Hi there, this is my first post from many (hopefully) to follow in which I try to explain things I struggled with or things I found interesting while learning how to make apps for iPhone.
One of the first things someone who is willing to learn iOS development has to do is get his tools. Easier done then said if you are on a Mac, all you need to do is download Xcode and you are good to go. However, if you are on a Windows or Linux machine, you need to install a virtual machine which has macOS, which is not legal, but it can be achieved, or install macOS directly in you computer, if your hardware supports it. Otherwise, if you want to get you hands dirty, you can always build yourself a hackintosh, but in my humble opinion is if your can afford it, you should by a Mac, it will save you of a tons of “troubles” and you will love it.
Assuming you’ve installed Xcode, on any of the setups described above, we can move to the next step and explain a bit what is Xcode and why we are using it. Xcode is one of the most powerful and widely used IDE on Mac for developing C, C++, ObjectiveC and Swift apps. It’s highly optimised for building iOS, tvOS, watchOS and macOS apps, but people also use it to develop other types of apps.
Why use Xcode?
Apple has tried (successful in my opinion) to make the developers life as easy as possible. What do I mean by that? Basically all you need to develop, test and lunch your client side app is build in this IDE. It has a lot of powerful tools for debug (see Instruments), development, and deploying your app, and you don’t need to struggle with other things, such as different command line tools, or multiple programs or IDE’s just to achieve your purpose (creating an iOS app). Most of the developers I know, experts or beginners use it for development, but the development can be done in other environments as well for eq. Facebook developed Nuclide.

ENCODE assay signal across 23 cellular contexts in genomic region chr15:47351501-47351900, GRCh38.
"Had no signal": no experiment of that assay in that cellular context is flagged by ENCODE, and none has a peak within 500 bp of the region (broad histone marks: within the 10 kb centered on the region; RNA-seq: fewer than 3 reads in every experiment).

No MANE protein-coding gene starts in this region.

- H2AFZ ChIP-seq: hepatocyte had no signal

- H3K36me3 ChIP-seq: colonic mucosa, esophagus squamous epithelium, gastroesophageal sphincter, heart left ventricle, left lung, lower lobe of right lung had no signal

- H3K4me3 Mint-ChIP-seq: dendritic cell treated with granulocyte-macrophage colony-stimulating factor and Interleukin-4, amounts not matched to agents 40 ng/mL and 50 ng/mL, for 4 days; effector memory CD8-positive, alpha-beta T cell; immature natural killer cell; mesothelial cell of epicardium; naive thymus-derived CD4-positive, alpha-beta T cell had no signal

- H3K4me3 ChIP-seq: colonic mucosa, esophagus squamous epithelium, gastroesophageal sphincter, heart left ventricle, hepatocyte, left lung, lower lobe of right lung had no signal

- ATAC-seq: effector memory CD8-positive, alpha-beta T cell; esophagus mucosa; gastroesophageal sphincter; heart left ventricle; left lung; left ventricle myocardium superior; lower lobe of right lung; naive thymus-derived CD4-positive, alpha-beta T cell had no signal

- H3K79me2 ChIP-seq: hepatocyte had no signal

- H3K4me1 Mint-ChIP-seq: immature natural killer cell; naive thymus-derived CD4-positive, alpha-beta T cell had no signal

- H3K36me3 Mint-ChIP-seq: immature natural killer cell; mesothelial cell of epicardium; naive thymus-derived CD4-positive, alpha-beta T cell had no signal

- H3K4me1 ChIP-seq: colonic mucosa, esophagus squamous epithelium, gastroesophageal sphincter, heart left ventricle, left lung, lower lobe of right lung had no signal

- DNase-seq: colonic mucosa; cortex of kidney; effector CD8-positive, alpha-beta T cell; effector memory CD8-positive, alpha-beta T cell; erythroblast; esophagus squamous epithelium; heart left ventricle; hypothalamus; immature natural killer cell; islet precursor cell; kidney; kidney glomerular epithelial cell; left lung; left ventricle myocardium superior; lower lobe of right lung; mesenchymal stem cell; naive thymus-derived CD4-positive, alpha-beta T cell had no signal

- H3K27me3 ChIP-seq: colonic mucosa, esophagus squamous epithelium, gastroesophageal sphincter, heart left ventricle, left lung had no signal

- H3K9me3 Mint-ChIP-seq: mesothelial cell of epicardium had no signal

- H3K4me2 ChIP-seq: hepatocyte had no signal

Xcode is definitely a perfect tool, but most of the people I know, in fact all the developers I know personally, get along with it pretty well and are contempt with its performance. Of course depending on the project, Xcode might not be the right tool for you but, if you are just starting developing apps for Apple platforms, I strongly suggest you to use it.
What other tools? Like I said Xcode is all you need! Next time we’ll start to talk about actual development as its pretty straight forward to get a simple project up and running.
Start Xcode -> “Create new Xcode project” -> iOS Application -> Single View Application -> Enter a product name such as “My demo app” -> Next -> Choose a location on the disk and press create!
Now just press the “play” icon on the right of the macOS close, minimise and maximise buttons and your first iOS application will start on the selected simulator.
Thats it, you new shiny demo app is running.
See you next time!